The mob’s adulation was not lost on his many critics, North and South.
Thousands willingly followed his lead in those dark days of war because he possessed a personal quality most politicians couldn’t hope to touch: honesty.
When he stepped into a public square in Gettysburg, Pa., Abraham Lincoln was visible only because he stood a head taller than everybody else. First on foot and later riding a horse, he went to dedicate a national cemetery to the Civil War dead. One observer along the route saw a modest but dignified man with “dreadful responsibility” on his shoulders.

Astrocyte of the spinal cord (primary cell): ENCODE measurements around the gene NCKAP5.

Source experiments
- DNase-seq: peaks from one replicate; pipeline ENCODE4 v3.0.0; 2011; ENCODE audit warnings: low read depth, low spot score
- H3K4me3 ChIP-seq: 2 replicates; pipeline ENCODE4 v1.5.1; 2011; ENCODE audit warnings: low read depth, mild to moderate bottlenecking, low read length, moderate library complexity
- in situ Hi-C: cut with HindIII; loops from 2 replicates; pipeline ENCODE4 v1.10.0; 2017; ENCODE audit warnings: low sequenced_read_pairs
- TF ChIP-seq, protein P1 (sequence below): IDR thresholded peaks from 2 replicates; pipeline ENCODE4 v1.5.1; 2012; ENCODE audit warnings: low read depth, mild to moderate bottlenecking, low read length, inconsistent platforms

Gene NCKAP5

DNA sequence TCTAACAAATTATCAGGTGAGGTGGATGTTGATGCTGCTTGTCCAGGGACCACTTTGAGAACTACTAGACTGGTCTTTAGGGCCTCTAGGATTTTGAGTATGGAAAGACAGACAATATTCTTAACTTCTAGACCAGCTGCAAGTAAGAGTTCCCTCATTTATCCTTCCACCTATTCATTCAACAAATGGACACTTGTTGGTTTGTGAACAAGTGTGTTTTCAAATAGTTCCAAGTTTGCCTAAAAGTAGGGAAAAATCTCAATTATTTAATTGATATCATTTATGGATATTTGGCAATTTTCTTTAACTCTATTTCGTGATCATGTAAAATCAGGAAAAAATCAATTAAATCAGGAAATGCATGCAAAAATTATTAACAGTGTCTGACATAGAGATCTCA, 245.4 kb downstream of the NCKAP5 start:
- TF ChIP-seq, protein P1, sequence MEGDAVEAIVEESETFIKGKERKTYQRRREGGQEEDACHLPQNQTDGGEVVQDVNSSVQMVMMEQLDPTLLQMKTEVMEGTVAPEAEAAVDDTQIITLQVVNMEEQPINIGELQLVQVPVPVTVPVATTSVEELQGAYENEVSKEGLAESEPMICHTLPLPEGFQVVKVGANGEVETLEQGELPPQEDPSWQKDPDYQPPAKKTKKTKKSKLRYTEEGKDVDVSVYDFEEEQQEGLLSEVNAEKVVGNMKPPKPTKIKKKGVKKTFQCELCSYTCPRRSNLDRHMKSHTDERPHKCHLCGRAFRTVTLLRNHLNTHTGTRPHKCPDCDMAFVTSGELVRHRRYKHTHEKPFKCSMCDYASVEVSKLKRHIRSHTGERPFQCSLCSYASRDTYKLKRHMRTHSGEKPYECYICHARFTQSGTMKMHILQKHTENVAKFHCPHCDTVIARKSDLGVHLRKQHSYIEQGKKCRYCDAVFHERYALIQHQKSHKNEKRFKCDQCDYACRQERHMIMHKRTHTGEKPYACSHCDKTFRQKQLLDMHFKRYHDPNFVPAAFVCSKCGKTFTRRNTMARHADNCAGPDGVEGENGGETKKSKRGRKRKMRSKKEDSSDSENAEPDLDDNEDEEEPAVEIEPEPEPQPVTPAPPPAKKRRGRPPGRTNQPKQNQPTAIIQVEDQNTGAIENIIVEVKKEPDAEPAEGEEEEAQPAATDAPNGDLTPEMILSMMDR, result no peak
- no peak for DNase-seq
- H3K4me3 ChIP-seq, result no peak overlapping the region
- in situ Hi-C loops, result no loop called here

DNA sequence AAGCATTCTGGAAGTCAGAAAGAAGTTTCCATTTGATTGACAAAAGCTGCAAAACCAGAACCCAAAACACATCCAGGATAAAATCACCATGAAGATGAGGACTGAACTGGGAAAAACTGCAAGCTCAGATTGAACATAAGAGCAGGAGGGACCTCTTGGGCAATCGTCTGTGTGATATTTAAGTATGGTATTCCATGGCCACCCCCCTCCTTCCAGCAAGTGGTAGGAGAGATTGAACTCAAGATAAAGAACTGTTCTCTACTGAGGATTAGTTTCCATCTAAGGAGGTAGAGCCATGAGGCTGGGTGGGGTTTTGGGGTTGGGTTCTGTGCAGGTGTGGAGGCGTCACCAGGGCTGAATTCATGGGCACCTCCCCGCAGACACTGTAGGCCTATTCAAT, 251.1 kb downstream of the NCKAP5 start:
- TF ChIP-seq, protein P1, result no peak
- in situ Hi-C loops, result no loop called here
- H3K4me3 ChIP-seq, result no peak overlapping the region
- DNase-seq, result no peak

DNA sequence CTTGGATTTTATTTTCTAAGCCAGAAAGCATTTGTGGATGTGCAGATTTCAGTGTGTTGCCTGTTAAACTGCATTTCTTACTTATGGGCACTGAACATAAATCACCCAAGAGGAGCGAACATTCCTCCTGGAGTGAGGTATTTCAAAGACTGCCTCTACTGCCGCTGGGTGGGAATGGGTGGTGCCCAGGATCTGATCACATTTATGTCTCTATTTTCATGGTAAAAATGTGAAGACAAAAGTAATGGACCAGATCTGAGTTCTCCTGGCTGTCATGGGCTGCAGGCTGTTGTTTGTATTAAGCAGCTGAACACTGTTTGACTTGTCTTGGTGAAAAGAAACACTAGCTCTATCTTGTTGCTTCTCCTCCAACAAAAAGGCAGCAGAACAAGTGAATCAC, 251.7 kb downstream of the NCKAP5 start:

People bowed and cheered, “Hurrah for Old Abe.”
“Such homage I never saw or imagined could be shown to any one person as the people bestow on Lincoln,” wrote Josephine Roedel, a native of Gettysburg. “The very mention of his name brings forth shouts of applause. Even his enemies acknowledge him to be an honest man.”
Lesson: In times of crisis, your actions speak louder than ever.
—Adapted from “For Us the Living,” Gabor Boritt, American History.